USA Double Dealing With Afghanistan? – OpEd


On December 18th the United States of America reimbursed Pakistan $688 million for the cost of its 140,000 troops on the border with Afghanistan. Deputy Defense Secretary Ashton Carter notified the American Congress the payment will be for Pakistan’s expenses incurred from June through November of 2011. The December 6 letter to Congress specifically states that the “reimbursement is consistent with the national security of the United States and will not adversely affect the balance of power in the region”.

On more than one thought, one wonders why Pakistan deserves this reward, instead of being punished for its lack of trust and positive action. As a matter of fact, the 2001 war in Afghanistan began because the Taliban were harboring Osama Bin Laden and his Al-Qaeda organization, which were accused of attacking the US on 9/11. Despite billions of dollars, and hundreds of soldiers lives lost in Afghanistan, it turned out that, despite Pakistan’s adamant refusal, Osama Bin laden was hiding in a military city close to Pakistan’s capital and not Afghanistan.

After Osama Bin laden was tracked inside Pakistan, suspicion grew that Pakistan was not only supporting Osama bin Laden, but it was actively hiding him. The suspicion was highlighted by the fact that Osama Bin Laden was living in a new, specially build compound only walking distance from one of Pakistan’s premier military academy. How is it possible that a newly built mansion walking distance from a Pakistani military academy went unnoticed by the Pakistani government? Either the Pakistani government is inept or it was actively hiding Osama Bin Laden. The latter appears to be the case for more than one reason. The US intelligence agencies are well aware of Pakistan’s double dealings, and it was for that reason that the Pakistani government wasn’t notified on the night of the assault on Osama bin Laden.

It is clear in the intelligence communities that Pakistan most likely harbored Osama Bin Laden, and through its assistance caused not only human and monetary losses to the international community, but also to the poor villagers of Afghanistan. It is for that reason that the Afghan government continuously opposes foreign troops in Afghanistan’s villages, and it is for that reason that President Hamid Karzai is quoted to state the war on terror is not in our villages, but outside of Afghanistan — a veiled reference to Pakistan.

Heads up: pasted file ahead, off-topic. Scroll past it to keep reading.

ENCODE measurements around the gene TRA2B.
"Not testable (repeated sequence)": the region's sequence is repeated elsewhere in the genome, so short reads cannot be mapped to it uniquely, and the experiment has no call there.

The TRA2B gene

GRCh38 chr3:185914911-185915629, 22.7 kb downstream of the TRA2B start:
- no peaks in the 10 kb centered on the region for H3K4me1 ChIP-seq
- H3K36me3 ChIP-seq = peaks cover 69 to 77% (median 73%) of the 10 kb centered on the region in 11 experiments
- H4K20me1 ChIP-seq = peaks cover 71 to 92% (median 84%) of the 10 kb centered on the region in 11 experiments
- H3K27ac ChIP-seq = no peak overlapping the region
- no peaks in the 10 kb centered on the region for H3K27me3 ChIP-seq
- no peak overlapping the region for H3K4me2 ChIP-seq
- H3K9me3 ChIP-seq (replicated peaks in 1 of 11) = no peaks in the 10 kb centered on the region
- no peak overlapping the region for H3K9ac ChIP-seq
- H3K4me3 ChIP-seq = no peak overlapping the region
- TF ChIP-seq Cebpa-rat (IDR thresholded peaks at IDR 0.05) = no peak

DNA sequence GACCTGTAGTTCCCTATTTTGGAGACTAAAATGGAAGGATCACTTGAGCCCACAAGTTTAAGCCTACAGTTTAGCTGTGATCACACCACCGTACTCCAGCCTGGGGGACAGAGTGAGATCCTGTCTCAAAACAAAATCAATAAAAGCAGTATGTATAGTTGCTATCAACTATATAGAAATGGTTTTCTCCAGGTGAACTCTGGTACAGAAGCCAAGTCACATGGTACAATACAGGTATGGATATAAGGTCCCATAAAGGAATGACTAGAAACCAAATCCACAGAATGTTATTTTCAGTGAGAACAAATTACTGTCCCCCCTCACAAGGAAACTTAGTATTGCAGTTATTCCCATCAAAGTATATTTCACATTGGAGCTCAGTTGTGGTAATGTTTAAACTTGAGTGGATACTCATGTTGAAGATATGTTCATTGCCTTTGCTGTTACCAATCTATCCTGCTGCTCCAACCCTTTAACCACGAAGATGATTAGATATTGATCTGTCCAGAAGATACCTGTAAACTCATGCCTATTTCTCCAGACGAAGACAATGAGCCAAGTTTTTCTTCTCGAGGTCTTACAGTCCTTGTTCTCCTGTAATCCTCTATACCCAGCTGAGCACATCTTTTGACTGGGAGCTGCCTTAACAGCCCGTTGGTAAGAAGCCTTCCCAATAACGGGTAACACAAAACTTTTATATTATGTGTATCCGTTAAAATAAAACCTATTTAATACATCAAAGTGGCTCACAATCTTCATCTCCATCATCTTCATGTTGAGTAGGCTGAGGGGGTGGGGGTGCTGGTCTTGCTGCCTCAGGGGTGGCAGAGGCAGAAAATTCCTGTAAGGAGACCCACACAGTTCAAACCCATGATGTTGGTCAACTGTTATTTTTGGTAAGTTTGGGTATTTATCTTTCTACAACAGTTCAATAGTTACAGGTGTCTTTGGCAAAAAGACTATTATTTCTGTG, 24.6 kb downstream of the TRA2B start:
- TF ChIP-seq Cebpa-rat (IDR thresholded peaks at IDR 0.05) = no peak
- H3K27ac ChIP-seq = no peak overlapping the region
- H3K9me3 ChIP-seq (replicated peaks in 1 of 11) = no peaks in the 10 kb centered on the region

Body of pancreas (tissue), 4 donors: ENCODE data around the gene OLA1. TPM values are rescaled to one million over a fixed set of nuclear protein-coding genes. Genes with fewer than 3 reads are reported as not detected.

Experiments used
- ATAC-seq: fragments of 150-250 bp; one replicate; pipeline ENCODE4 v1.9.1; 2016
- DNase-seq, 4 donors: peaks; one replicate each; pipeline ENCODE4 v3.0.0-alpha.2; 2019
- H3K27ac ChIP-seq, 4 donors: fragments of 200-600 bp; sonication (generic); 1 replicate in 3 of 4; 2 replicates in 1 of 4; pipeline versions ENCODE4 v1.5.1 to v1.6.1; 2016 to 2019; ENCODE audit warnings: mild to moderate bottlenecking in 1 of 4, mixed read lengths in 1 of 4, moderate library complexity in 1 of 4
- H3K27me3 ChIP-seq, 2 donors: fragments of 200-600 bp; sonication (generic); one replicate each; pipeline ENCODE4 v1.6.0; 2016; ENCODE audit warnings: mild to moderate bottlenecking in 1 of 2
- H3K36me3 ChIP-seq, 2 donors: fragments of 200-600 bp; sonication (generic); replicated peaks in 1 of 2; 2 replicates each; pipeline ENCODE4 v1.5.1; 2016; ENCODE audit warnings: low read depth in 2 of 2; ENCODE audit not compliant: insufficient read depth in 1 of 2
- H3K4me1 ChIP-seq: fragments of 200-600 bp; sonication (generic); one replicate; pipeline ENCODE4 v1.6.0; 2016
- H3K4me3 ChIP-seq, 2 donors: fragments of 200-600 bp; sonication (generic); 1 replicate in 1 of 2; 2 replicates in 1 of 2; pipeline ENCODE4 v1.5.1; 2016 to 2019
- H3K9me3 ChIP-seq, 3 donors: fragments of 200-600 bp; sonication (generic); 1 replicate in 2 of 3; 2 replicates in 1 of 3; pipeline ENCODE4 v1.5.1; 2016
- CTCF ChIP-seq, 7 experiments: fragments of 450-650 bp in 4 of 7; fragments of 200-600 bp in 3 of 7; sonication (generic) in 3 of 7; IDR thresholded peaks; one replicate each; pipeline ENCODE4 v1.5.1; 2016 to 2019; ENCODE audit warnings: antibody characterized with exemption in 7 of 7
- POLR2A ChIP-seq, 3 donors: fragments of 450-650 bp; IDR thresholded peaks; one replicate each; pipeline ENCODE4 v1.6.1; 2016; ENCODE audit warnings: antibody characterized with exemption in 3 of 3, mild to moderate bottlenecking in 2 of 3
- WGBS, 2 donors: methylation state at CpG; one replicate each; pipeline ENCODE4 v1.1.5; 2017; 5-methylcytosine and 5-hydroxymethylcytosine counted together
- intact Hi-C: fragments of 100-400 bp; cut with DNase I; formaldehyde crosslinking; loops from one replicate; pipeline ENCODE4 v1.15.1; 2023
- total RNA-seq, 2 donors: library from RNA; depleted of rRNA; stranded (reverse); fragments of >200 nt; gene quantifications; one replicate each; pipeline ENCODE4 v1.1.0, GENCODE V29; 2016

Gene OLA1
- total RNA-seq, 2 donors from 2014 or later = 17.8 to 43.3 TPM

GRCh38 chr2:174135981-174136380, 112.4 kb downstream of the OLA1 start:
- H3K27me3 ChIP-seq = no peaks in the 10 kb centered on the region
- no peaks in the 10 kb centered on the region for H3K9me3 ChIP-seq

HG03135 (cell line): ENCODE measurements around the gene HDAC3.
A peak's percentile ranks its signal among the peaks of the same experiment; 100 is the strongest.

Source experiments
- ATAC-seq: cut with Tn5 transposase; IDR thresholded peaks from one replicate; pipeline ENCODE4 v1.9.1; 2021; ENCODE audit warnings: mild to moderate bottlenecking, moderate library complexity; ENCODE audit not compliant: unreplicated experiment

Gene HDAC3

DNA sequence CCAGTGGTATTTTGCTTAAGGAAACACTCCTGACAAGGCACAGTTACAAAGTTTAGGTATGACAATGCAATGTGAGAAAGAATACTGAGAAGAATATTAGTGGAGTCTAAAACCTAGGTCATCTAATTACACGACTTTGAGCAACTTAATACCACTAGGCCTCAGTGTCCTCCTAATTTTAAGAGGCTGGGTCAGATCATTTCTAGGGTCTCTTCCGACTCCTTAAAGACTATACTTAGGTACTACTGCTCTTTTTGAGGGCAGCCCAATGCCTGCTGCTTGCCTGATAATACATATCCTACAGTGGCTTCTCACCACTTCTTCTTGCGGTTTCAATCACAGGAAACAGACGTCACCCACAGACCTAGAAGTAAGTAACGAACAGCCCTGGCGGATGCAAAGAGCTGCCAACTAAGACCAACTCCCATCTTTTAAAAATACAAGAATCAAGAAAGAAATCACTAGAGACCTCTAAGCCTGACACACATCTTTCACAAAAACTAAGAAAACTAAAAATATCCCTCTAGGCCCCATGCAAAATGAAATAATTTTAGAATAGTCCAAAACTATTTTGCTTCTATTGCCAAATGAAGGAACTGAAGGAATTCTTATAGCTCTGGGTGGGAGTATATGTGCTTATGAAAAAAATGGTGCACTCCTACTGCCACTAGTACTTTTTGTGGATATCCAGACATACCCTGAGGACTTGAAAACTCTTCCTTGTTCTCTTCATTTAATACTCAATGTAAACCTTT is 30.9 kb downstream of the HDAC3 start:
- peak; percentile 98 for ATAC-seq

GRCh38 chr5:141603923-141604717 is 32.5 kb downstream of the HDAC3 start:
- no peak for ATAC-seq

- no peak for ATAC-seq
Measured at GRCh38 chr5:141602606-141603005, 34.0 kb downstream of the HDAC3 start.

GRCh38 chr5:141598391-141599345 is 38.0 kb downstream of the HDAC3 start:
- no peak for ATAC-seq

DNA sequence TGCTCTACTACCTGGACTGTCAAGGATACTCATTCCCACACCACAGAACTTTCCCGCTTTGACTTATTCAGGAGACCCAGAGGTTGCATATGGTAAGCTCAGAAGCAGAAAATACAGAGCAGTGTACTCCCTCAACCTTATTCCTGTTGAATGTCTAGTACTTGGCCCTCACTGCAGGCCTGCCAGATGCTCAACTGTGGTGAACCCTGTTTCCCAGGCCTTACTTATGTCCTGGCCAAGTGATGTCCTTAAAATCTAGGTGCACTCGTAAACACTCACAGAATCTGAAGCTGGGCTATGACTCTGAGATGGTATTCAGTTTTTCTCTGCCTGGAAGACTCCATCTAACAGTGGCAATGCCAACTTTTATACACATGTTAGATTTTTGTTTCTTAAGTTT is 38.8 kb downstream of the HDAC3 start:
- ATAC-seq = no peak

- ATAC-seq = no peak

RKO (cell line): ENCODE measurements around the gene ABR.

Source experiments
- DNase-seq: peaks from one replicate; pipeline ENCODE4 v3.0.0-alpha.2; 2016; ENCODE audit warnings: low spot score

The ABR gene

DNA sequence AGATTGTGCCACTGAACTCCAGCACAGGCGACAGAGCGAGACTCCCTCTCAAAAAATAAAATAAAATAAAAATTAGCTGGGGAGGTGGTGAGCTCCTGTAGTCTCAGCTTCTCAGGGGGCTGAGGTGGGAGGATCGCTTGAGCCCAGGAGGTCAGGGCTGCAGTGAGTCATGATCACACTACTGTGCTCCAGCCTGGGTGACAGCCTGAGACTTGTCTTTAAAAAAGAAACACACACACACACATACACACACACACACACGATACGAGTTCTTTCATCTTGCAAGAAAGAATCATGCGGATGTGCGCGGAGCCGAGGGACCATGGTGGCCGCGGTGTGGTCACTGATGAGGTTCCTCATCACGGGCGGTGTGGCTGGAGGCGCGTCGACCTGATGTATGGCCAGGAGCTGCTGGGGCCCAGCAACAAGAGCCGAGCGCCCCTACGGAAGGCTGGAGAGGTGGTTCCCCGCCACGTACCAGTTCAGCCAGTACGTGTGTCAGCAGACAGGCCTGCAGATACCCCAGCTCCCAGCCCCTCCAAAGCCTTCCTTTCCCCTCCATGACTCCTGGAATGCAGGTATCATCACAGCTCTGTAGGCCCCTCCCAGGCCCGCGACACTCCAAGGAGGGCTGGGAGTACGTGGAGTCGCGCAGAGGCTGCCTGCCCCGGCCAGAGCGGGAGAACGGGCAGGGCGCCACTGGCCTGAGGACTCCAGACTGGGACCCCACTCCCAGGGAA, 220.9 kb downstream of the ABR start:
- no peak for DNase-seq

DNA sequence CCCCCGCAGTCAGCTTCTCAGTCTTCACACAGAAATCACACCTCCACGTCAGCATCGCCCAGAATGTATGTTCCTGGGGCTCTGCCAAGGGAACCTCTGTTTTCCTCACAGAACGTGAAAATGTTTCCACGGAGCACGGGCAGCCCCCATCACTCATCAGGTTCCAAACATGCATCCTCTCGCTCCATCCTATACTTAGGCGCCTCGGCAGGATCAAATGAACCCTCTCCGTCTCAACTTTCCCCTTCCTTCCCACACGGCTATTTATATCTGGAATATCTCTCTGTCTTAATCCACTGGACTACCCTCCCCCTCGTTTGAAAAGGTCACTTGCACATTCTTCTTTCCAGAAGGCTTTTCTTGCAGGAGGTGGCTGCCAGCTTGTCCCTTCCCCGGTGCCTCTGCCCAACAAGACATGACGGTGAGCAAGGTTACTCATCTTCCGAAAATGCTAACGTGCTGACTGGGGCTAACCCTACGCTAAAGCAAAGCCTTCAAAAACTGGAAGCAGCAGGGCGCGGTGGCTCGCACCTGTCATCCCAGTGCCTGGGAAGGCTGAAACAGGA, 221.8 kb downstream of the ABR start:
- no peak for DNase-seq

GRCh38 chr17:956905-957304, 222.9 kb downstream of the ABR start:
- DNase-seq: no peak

After the death of Osama Bin Laden, the war on terror essentially came to an end in Afghanistan, but the war against Taliban continued and continues. Osama Bin Laden, and the Taliban are essentially the flip sides of the coin that are supported and nurtured by Pakistan’s intelligence organizations. In 2011 America’s top military commander, Mike Mullen, the Chairman of the Joint Chiefs of Staff, recognizing this support to the Taliban by Pakistan announced that Pakistan was actively undermining America’s effort against the Taliban. Pakistan has not only been supporting Taliban and like minded organizations for influence in Afghanistan, but has been actively attacking high profile American targets like the American Embassy in Kabul in 2011. In a hearing to the Senate Armed Services Committee Admiral Mullen complained that “with ISI support, Haqqani operatives planned and conducted that truck bomb attack (NATO outpost south of Kabul on Sept. 10, 2011), as well as the assault on our embassy”. He further stated, “the Haqqani network (Taliban) acts as a veritable arm of Pakistan’s Inter-Services Intelligence agency.”